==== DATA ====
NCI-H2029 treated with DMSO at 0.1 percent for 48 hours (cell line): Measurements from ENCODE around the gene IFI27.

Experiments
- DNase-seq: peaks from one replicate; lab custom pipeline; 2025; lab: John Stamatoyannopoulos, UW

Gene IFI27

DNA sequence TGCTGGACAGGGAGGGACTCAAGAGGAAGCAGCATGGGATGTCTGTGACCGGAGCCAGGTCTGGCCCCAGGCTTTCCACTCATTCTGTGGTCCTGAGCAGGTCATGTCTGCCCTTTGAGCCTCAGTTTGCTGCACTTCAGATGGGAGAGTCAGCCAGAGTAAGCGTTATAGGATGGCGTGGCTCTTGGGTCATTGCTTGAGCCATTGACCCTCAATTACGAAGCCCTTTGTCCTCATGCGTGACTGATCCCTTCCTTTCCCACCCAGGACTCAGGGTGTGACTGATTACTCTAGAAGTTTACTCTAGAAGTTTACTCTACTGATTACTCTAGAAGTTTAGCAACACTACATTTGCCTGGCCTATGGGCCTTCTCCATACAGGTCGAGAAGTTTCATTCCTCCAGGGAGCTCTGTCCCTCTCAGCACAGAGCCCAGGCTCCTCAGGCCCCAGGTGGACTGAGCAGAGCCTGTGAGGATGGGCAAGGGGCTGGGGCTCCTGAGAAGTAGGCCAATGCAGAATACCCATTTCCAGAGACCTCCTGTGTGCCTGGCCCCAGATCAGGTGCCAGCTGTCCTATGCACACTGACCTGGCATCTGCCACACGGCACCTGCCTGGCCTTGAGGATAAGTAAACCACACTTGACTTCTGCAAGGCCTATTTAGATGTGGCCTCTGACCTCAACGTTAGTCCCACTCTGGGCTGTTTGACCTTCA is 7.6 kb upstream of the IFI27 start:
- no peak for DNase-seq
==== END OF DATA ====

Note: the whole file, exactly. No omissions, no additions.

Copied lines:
NCI-H2029 treated with DMSO at 0.1 percent for 48 hours (cell line): Measurements from ENCODE around the gene IFI27.

Experiments
- DNase-seq: peaks from one replicate; lab custom pipeline; 2025; lab: John Stamatoyannopoulos, UW

Gene IFI27

DNA sequence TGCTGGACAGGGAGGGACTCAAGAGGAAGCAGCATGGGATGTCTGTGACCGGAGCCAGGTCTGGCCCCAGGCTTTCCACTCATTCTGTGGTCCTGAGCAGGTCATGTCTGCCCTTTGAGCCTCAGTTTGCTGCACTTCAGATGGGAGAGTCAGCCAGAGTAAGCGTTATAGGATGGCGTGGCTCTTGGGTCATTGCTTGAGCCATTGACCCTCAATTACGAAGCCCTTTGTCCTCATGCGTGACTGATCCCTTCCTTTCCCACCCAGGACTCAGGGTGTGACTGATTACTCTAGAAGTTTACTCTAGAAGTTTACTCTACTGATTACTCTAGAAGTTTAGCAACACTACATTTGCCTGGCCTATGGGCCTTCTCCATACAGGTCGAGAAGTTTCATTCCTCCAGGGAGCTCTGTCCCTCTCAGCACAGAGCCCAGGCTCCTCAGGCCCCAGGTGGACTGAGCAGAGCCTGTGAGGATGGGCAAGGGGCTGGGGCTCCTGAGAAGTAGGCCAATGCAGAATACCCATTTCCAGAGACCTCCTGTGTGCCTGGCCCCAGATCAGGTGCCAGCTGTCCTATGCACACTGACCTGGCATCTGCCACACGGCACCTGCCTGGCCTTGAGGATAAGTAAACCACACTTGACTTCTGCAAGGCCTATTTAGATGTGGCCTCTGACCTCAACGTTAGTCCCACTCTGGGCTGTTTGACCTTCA is 7.6 kb upstream of the IFI27 start:
- no peak for DNase-seq